Have been quite busy as of recent, so I do apologize for the lack of updates. I am affiliated with Uncle Sam–I’ll put it that way–so sometimes I am bogged down with my job. This weekend was quite busy, Saturday I went up to Yokohama Chinatown (again), with my friend A., and met up with my friend R. who is here as part of an international college student forum, hosted at the Japanese National Defense Academy. 12 of us had the “party room” at Koukarou Shanghai Cuisine, and although a bit cramped, it was comfortable. We had a set menu of Chinese dishes, and I would say the food was moderate in quality. It wasn’t an excessively expensive place, hence perfect for a gaggle of college students. It’s a very small place, with three stories. The top floor is the so-called “party room.” For one person, the set course is 1980 yen. We had chili shrimp, dim sum, spring rolls, fried squid, a chicken and cashew nut stir fry, a beef stir fry, and a few other dishes. I’d give Koukarou 2.5 out of 5 stars.
Our group, minus A., representing Japan, the United States, Tunisia, Great Britain, and South Korea;
While those staying at the National Defense Academy had a curfew and had to be back by 2200, A. bid them goodnight and decided to have a drink or two. A. recommended a bar, Windjammer.
The exterior has a nautical feel, and the inside is fashioned to look like the inside of an old British ship. Trip Advisor has a few reviews by others who have visited. The drink menu is quite large, and the bartenders are more than willing to make something if it is not featured on the menu. To top it off there are live jazz performances. I would give Windjammer 5 out of 5 stars, for ambiance, music, drink menu, and excellent service. Definitely worth checking out if you are in Yokohama. And if that doesn’t quite fit your bill, across the street is always the British pub located above the Greek bar/restaurant!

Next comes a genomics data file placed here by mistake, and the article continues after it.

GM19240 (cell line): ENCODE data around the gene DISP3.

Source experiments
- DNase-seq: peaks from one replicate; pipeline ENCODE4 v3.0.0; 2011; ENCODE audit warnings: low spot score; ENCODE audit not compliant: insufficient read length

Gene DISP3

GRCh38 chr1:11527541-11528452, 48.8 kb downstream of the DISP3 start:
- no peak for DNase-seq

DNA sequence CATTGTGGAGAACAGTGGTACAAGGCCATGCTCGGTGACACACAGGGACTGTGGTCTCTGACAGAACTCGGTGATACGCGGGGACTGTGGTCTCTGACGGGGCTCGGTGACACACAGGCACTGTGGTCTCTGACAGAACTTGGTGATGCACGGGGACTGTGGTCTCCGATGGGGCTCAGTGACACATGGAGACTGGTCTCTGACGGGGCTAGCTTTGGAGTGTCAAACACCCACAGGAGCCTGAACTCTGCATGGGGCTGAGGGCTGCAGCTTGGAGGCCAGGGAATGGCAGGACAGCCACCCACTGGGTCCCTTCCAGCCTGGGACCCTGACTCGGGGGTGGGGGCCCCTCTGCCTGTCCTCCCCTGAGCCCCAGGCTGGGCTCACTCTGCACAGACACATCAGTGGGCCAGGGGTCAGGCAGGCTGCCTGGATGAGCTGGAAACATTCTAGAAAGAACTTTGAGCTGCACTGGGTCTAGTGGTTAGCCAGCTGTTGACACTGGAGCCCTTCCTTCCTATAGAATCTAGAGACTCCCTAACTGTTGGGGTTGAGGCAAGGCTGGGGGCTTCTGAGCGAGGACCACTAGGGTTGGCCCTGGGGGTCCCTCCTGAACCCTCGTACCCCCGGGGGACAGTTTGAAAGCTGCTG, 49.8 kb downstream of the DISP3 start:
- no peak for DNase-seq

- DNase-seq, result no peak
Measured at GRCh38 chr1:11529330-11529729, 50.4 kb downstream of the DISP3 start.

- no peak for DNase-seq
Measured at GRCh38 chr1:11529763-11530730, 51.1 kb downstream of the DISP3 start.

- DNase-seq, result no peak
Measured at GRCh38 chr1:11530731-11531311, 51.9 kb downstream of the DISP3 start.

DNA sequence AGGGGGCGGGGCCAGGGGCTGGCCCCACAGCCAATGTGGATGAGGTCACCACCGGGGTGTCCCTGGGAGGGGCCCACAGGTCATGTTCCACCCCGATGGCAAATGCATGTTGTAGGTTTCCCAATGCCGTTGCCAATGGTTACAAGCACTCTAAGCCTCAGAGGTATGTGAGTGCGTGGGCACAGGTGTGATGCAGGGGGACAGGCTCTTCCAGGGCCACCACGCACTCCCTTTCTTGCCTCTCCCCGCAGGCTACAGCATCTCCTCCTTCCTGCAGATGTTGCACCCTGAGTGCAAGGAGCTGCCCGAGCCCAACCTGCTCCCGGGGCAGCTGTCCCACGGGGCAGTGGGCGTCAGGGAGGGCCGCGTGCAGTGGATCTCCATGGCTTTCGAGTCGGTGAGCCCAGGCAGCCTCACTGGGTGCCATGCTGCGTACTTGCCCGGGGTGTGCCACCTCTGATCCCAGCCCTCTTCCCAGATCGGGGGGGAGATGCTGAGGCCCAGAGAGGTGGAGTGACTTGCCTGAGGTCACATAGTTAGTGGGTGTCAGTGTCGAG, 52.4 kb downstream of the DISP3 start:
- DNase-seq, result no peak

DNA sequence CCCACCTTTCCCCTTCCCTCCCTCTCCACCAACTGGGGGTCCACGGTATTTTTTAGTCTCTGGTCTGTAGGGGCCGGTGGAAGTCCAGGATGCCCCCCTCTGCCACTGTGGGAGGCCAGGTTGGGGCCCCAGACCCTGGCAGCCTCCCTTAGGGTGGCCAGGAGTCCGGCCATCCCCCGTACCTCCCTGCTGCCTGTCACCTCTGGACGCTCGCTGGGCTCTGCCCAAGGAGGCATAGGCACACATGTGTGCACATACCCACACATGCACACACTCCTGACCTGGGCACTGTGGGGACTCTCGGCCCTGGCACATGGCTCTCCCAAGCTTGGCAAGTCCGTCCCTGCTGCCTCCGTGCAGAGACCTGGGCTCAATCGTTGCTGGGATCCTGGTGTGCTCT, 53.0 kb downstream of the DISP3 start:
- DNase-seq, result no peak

I have yet to try either of these fine establishments; that is a post for the future!
Sunday evening I traveled back up to Yokohama to meet up with a Japanese friend of mine. She had invited me out, and we met up at the station. We went to Umeko no ie, a designer restaurant notable for its umeshuu, or plum wine.
I followed A. into a room, on which one side of a table sat five young men, and on the other side, four young women (I made the fifth). The wheels of my brain began to turn and I realized that this looked like something I had heard about, and it truly solidified when we were all asked to give an introduction of ourselves. I soon realized I had been invited to a “Goukon,” which is a popular form of dating in Japan. It is like a group blind date. Usually a few members of the group know one another, and an appropriate number of men and women are invited so that the numbers match. The men were all current students at the National Defense Academy; two were Navy, two were Army, and one was slated to be an Air Force pilot. The women consisted of myself, my friend A., a Chinese exchange student R., and two other friends of A’s. I had been interested in attending a goukon, so was pleasantly surprised to have been able to have had the experience. Umeko no Ie is pricy, but it also gets 5 out of 5 stars. The food, drinks, service, and ambiance are of high caliber. I would recommend this restaurant if in the area (it’s a chain, so I believe they are located in Tokyo as well) and if you have an affinity for plum wine.
All in all busy but pleasant weekend, met quite a few people from all over the world and had the opportunity to try a few new places. Until next time!